At the same time, I spent some time today forgiving myself. Forgiving myself for not doing all the things I dreamed of. For not being the hero of my own story. For not accomplishing all of the goals I set and reset for myself. For not trusting myself and my intuitions. For not really giving myself a chance. But mostly, I tried to forgive myself for not always forgiving myself.


It’s been a while since I last wrote, and I think I’ve just about reached my limits.  Let’s leave it there and see what tomorrow brings.

February 13


It’s Sunday today, but it’s snowing softly so I got out of bed early and went out for a walk.


I wanted to visit a nearby cemetery, the First Shearith Israel Graveyard, which if the plaque is to be believed, served NY’s Jewish community from 1656 - 1833. Positively ancient by American standards.


Sadly, albeit unsurprisingly, the cemetery was closed, so I just kept on walking down to the East River.


On the facade of a building facing the river, I spotted a series of large posters with the following text:























The mapping of consciousness onto space (high/low) and color (darkness) interested me. The poster was an ad for a new album by  mitski, so I put on some headphones, turned on her music, and considered my own ‘deathly associations’. Here’s what came to me:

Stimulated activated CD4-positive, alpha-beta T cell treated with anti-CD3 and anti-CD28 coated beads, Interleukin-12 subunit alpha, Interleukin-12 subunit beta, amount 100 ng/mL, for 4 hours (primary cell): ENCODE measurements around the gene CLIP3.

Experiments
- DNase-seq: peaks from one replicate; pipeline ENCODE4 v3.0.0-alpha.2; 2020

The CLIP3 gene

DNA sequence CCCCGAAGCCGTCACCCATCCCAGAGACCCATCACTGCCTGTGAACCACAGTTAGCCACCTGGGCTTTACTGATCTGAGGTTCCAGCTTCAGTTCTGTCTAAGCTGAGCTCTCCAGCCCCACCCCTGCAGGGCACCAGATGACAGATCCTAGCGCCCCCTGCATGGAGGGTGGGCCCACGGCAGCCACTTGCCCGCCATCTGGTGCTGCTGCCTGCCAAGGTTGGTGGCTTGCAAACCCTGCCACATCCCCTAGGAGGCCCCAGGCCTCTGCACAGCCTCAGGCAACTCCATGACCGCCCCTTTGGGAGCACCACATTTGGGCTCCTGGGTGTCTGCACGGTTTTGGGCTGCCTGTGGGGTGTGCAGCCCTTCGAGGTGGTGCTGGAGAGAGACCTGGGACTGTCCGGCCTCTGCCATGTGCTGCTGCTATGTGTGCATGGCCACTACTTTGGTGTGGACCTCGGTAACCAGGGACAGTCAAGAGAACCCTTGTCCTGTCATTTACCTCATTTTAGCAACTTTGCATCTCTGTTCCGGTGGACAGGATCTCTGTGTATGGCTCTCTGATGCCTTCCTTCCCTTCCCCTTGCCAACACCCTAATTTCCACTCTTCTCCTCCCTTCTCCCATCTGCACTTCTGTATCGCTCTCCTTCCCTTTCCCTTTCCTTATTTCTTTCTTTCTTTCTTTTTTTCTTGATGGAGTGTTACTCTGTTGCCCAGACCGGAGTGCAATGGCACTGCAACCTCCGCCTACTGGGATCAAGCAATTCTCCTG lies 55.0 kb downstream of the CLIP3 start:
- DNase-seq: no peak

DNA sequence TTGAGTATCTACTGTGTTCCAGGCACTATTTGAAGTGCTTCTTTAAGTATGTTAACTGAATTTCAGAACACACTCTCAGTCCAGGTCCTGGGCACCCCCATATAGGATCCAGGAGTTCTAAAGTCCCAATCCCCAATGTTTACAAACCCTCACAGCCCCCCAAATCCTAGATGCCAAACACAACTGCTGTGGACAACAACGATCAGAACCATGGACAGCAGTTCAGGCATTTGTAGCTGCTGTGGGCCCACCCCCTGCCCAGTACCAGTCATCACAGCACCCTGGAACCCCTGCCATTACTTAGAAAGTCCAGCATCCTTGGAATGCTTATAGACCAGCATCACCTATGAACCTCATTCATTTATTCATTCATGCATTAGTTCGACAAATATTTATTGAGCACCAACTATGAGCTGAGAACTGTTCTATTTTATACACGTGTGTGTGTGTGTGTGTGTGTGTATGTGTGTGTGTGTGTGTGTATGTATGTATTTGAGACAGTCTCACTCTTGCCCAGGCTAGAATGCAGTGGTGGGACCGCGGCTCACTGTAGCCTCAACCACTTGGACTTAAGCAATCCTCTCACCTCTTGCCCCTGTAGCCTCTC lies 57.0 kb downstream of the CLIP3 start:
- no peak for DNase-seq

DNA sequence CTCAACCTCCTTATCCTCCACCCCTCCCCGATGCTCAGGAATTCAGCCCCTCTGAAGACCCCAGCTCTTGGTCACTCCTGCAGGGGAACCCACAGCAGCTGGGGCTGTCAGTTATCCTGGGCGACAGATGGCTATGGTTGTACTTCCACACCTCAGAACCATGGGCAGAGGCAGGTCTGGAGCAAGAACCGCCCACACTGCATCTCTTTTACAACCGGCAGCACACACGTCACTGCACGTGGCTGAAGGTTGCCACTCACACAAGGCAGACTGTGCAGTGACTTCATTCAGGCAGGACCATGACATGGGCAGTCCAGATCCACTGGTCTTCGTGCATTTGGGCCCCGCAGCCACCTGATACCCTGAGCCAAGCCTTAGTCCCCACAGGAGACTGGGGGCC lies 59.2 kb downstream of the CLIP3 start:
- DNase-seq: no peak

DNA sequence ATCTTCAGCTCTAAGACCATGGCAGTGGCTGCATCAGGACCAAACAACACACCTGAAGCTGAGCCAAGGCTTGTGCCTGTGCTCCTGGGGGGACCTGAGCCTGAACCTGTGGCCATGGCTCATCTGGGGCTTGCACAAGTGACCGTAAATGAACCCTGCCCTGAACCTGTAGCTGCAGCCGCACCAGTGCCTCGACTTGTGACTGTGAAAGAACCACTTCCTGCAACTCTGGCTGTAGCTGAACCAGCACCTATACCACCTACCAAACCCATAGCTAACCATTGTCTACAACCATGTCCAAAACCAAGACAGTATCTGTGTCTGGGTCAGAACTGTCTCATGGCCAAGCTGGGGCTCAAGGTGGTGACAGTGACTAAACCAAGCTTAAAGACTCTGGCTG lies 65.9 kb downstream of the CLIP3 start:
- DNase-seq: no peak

Death = dark, empty, cold, trash, sick, silent, frozen, winter, night, solid, still, rotten, old, frail, past, lost, sad, mad, rage, bubble, wilt, brown, black, end, finished, hard, horror, white, smoke, ash, fossil, release, bliss, sweet, light, heaven, hell, shriek, devil, Satan, god, angel, soul, tomb, memory, dirt, filth, disgust, suffer, sorrow, tears, hollow, nothing, cavity, space, ancestor, history, beginning, source, energy, essence.


I was surprised by how many opposites appeared. White and Black. Shriek and Silent. Sweet and Disgust. Horror and Bliss.


I suppose that I don’t see death as a one-sided phenomenon, but more like a form of excess or extremity. Death doesn’t just come after life, it surrounds life from all sides. Death occurs outside of life; whether that be before, after, beneath, or above it.


Death supports life, much like planet earth is suspended in some sort of infinite emptiness.


As I was laying in bed this morning scrolling through Facebook, I came across the following post:


Sartre contends that human existence is a conundrum whereby each of us exists, for as long as we live, within an overall condition of nothingness (no thing-ness). Yet simultaneously, within our being (in the physical world), we are constrained to make continuous, conscious choices. It is this dichotomy that causes anguish.


In paying attention to death, I’d like to pay special attention to the empty things. The objects, places, and experiences that contain a certain nothingness or absence. The moment just before or after an event. The hollowness within an object. All that is hidden, missed, or forgotten. The failed attempts and aborted projects.


I’d also like to shift my attention from the future, back toward the past. I believe that in contrast with love (which invites us into the future), death guides us back toward the past, back toward the beginning. Toward birth.


I know these are simply intentions, and may amount to nothing much. But I’m only just beginning to notice the empty, dark, silent side of things, and I hope this will help me orient myself.



Music is the space between the notes.

- Claude Debussy